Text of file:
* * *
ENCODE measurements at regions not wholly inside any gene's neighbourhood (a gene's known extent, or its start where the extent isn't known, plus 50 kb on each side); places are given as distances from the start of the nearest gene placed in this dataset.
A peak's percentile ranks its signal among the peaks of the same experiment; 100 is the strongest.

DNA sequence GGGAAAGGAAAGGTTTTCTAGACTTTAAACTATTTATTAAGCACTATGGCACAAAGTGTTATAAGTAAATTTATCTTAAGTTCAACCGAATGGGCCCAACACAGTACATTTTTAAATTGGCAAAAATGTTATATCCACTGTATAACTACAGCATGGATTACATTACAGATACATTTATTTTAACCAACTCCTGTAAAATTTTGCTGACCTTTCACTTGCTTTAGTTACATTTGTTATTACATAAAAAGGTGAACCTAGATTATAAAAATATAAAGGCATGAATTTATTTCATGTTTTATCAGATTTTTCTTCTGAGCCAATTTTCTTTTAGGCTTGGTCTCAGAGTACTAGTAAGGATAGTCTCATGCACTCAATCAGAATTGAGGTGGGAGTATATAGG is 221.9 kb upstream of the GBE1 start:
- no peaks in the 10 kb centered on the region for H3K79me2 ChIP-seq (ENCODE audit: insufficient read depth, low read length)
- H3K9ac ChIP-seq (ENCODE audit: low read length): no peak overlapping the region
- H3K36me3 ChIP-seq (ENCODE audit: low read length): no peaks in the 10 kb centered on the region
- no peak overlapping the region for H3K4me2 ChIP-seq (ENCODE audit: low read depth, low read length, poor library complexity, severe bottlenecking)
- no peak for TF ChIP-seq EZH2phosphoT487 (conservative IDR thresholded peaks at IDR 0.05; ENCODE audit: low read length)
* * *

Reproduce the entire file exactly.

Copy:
ENCODE measurements at regions not wholly inside any gene's neighbourhood (a gene's known extent, or its start where the extent isn't known, plus 50 kb on each side); places are given as distances from the start of the nearest gene placed in this dataset.
A peak's percentile ranks its signal among the peaks of the same experiment; 100 is the strongest.

DNA sequence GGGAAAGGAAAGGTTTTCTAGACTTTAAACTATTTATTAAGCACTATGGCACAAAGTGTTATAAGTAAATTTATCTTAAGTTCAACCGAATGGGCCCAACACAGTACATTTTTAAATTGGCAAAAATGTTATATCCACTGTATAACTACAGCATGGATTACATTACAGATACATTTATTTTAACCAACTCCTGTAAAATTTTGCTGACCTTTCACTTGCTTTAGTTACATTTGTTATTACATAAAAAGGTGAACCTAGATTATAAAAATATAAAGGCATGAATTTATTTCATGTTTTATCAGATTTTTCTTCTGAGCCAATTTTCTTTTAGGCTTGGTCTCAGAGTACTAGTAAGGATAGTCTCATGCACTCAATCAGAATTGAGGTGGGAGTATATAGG is 221.9 kb upstream of the GBE1 start:
- no peaks in the 10 kb centered on the region for H3K79me2 ChIP-seq (ENCODE audit: insufficient read depth, low read length)
- H3K9ac ChIP-seq (ENCODE audit: low read length): no peak overlapping the region
- H3K36me3 ChIP-seq (ENCODE audit: low read length): no peaks in the 10 kb centered on the region
- no peak overlapping the region for H3K4me2 ChIP-seq (ENCODE audit: low read depth, low read length, poor library complexity, severe bottlenecking)
- no peak for TF ChIP-seq EZH2phosphoT487 (conservative IDR thresholded peaks at IDR 0.05; ENCODE audit: low read length)